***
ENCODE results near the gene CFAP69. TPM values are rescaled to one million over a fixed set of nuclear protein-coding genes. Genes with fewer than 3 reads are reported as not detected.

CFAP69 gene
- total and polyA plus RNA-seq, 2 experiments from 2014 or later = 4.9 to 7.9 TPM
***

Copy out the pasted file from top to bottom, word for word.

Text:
ENCODE results near the gene CFAP69. TPM values are rescaled to one million over a fixed set of nuclear protein-coding genes. Genes with fewer than 3 reads are reported as not detected.

CFAP69 gene
- total and polyA plus RNA-seq, 2 experiments from 2014 or later = 4.9 to 7.9 TPM